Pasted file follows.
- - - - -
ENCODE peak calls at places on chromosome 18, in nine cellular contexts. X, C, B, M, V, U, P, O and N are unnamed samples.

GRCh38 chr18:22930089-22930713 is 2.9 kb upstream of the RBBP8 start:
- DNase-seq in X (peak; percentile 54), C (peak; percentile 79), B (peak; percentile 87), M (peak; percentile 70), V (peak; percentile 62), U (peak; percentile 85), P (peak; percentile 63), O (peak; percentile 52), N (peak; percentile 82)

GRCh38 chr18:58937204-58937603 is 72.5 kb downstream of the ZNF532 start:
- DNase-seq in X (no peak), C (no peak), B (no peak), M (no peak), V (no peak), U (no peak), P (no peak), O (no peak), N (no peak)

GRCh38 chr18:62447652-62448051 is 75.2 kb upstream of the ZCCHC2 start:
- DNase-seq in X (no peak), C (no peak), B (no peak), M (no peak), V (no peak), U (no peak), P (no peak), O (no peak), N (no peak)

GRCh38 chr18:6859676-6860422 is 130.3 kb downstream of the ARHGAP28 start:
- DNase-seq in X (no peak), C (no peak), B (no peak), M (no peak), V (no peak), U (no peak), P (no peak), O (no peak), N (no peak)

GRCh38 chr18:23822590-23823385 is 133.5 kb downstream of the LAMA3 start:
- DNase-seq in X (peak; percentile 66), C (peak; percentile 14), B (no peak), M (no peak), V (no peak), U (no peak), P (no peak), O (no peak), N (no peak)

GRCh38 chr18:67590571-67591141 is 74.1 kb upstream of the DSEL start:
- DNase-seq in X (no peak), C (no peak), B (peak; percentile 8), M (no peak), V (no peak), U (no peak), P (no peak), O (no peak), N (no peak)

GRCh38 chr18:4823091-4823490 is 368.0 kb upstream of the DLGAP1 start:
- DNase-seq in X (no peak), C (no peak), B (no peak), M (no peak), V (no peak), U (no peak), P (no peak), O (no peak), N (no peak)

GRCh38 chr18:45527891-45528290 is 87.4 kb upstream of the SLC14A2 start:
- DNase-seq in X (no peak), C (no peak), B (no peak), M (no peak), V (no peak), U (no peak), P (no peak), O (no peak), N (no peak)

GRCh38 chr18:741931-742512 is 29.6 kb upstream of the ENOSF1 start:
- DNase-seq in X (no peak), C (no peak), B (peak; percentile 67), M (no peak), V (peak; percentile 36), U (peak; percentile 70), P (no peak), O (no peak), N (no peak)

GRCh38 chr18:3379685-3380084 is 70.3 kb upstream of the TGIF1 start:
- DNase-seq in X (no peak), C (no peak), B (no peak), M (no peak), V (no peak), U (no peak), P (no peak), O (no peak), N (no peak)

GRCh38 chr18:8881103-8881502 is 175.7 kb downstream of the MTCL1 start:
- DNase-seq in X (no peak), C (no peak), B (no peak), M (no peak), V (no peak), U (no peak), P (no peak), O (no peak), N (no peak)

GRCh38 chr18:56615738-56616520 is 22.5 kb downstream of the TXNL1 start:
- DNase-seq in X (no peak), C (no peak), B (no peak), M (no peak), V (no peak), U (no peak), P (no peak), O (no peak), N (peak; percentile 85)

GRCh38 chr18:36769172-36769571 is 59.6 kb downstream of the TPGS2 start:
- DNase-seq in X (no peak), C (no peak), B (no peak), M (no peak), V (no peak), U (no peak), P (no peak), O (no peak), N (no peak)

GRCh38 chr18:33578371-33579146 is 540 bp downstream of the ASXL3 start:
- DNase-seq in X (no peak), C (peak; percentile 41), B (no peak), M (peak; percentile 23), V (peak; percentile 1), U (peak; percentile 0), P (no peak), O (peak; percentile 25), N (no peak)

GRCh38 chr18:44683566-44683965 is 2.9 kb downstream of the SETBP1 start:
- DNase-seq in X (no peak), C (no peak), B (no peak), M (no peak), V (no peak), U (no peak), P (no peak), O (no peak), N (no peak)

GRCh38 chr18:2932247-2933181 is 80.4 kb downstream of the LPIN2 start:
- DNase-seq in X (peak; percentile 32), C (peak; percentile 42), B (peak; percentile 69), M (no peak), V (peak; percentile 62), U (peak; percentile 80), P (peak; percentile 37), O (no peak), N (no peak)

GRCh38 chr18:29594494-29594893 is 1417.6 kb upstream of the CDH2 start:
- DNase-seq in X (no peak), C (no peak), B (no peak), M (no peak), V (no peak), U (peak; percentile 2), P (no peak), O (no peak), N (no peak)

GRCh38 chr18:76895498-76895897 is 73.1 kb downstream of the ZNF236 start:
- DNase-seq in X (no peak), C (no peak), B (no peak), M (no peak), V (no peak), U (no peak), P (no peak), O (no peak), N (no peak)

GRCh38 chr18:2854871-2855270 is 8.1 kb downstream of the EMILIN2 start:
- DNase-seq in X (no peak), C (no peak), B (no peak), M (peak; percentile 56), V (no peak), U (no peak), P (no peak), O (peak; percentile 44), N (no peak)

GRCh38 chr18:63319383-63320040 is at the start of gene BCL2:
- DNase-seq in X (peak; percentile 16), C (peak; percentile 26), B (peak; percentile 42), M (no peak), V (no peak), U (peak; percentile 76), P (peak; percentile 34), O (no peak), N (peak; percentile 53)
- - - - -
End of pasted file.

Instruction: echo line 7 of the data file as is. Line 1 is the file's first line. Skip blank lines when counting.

- DNase-seq in X (no peak), C (no peak), B (no peak), M (no peak), V (no peak), U (no peak), P (no peak), O (no peak), N (no peak)